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years of age, he demanded the names of the devil's instruments, who bewitched the band of the afflicted,' and then became at once informer and witness. In those days, there was no prosecuting officer, and Parris was at hand to question his Indian servants and others, himself prompting their answers and acting as recorder to the magistrates. The recollection of the old controversy in the parish could not be forgotten; and Parris, moved by personal malice as well as blind zeal, “stified the accusation of some,' such is the testimony of the people of his own village, and, at the same time, 'vigilantly promoting the accusation of others,' was 'the beginning and procurer of the afflictions of Salem village and country.' Martha Corey, who, on her examination in the meetinghouse, before a throng, with a firm spirit, alone, against them all, denied the presence of witchcraft, was committed to prison. Rebecca Nurse, likewise a woman of purest life, an object of special hatred of Parris, resisted the company of accusers, and was committed. And Parris, filling his prayers with the theme, made the pulpit ring with it. 'Have not I chosen you twelve,'—such was his text,—“and one of you is a devil?'

At this, Sarah Cloyce, sister to Rebecca Nurse, rose up and left the meeting-house, and she, too, was cried out upon and sent to prison.”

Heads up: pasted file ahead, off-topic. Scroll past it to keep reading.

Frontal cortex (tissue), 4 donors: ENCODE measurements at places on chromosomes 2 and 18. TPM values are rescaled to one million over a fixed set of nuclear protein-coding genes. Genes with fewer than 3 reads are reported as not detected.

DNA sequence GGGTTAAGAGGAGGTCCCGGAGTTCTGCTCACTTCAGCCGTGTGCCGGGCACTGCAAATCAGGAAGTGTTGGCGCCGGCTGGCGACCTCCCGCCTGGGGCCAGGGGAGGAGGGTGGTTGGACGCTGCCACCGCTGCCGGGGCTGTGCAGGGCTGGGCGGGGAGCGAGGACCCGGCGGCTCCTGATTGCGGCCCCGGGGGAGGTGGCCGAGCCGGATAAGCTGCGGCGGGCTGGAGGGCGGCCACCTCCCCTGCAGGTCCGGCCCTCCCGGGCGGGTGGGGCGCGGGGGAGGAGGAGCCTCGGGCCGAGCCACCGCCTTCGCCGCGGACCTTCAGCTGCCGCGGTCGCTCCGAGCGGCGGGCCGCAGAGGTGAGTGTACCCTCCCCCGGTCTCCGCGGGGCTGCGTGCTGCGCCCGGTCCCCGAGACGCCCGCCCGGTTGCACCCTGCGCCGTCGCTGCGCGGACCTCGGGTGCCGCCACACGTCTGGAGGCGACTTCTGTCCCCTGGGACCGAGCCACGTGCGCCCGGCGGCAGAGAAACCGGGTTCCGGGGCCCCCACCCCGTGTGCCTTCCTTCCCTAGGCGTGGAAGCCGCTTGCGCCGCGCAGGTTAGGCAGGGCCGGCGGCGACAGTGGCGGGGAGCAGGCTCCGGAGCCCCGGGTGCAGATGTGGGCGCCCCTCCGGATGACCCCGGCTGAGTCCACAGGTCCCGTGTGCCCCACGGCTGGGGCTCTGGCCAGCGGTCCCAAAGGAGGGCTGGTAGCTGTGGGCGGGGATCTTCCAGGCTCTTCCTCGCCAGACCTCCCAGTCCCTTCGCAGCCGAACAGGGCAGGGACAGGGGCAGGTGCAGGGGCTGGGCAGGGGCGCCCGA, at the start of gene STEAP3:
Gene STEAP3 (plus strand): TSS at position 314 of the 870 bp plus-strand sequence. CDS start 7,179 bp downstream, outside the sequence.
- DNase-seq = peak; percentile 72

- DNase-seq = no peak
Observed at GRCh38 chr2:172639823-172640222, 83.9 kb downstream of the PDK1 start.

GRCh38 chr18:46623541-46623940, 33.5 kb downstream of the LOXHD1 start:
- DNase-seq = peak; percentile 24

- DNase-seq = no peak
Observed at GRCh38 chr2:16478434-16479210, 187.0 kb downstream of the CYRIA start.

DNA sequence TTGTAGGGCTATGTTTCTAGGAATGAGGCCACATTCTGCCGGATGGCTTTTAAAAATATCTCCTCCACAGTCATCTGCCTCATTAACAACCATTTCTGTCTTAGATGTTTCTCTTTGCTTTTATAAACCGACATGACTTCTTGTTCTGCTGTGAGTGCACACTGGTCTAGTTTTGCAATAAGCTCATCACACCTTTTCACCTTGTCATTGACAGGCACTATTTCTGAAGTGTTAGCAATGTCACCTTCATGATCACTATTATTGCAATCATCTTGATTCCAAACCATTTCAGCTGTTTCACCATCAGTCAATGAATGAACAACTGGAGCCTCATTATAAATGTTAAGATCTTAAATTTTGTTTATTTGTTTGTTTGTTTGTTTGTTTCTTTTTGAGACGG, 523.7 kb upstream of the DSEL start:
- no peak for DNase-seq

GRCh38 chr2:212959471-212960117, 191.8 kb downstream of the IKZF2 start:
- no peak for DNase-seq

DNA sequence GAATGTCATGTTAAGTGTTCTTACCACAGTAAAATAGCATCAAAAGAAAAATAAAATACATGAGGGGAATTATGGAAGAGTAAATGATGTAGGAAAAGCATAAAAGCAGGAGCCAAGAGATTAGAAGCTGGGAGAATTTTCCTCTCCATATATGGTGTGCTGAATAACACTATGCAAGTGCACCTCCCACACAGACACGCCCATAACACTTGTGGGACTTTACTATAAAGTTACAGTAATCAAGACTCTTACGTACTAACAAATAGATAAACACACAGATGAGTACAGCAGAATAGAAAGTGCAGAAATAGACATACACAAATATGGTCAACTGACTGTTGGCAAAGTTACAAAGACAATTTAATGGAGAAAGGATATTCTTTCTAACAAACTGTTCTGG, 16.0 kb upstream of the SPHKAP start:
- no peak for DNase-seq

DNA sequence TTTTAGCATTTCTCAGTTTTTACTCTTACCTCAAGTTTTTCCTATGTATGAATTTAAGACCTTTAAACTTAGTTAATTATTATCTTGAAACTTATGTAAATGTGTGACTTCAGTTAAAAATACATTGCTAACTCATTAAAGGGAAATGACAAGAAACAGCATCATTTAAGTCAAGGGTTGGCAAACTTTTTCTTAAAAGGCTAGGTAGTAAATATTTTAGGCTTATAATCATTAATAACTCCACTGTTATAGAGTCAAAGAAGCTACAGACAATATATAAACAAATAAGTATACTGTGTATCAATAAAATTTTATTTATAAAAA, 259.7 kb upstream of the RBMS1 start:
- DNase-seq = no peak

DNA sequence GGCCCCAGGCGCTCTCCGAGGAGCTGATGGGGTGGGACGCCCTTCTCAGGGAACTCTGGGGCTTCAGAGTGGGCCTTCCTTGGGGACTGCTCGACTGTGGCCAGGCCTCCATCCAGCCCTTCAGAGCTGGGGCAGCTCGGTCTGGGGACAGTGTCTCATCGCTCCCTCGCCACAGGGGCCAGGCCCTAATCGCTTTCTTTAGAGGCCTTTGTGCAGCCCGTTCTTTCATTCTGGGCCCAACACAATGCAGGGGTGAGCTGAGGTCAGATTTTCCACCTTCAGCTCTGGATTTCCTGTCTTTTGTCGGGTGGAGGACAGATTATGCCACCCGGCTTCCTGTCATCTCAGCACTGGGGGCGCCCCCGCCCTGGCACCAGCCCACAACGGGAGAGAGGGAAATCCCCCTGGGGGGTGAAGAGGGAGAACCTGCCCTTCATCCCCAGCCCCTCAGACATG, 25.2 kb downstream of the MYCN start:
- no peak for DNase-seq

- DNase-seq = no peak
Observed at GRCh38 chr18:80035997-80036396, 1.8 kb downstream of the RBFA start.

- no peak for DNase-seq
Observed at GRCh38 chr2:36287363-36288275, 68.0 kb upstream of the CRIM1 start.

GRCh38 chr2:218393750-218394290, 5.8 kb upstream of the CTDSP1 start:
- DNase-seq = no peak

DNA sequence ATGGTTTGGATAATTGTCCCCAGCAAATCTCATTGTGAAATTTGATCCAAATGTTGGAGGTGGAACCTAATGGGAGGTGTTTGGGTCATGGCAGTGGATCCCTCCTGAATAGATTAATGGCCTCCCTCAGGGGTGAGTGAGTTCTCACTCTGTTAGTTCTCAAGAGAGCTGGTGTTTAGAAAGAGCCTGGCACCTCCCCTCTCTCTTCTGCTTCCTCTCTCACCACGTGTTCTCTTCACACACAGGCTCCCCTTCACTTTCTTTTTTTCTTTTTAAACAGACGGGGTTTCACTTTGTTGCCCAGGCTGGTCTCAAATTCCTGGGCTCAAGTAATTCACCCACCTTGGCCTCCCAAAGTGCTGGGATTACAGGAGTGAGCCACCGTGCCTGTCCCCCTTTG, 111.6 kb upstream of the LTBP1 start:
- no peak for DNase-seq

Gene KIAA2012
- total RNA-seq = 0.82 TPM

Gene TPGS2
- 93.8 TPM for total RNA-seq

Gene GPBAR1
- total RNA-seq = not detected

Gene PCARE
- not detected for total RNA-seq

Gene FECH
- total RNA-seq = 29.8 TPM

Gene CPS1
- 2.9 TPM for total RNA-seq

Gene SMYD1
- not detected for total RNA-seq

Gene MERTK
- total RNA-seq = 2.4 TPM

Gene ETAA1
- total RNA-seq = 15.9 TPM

Mrs. Stevens, her son and Cora Waters tried to soothe the fears of the poor young maid, who, in her hour of affliction, childlike, had flown to her friends with her tale of woe.

“I will go at once and denounce Mr. Parris for the part he has played in this!” cried Charles, starting from the house. At the little gate, he was overtaken by Cora, who, laying her hand on his

arm, said:

“Don't go, Charles. Don't leave the house while in this heat of passion."

“Cora, I cannot endure that hypocrite longer. He is a devil, not a man, to carry his malice so far."

“But reflect, Charles. What you might say in the heat of your anger can do poor Goody Nurse no good.”

“It will be a relief to me.”

“No; it may engender future trouble. This is a trying hour; the danger is great; let us take time for deliberation."

He was persuaded by Cora to say nothing at that time and returned to the house.

To the sorrowing daughter had been administered such consolation as faithful, loving friends could offer, and she went home hoping that her unfortunate mother might yet escape the wrath of Mr. Parris.

"It is all the work of Samuel Parris," declared

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Mrs. Stevens. “Because Goody Nurse opposed his ministry, he seeks revenge.

“Parris is an unworthy man,” Charles declared.

Before he could say more, Cora Waters, who had posted herself as a sentry at the door said:

“Here comes Ann Putnam."

At mention of this woman's name, both Charles and his mother became silent. She was the mother of one of the afflicted children, and was herself of high nervous temperament, undisciplined in mind, and an absolute devotee to ber pastor. She was at this time about thirty years of age, with blue eyes, brown hair and face fair and round. As she entered the door, almost out of breath, she cried: